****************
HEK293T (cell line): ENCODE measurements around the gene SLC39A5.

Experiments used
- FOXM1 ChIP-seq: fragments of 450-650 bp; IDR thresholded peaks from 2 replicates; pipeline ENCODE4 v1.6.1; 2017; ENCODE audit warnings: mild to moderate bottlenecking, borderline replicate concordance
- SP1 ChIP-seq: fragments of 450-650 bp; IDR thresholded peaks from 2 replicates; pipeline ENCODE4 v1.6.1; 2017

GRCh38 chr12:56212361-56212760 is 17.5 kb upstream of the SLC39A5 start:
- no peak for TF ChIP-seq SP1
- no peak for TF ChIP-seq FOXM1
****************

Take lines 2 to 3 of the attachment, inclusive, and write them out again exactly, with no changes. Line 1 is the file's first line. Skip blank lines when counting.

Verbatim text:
Experiments used
- FOXM1 ChIP-seq: fragments of 450-650 bp; IDR thresholded peaks from 2 replicates; pipeline ENCODE4 v1.6.1; 2017; ENCODE audit warnings: mild to moderate bottlenecking, borderline replicate concordance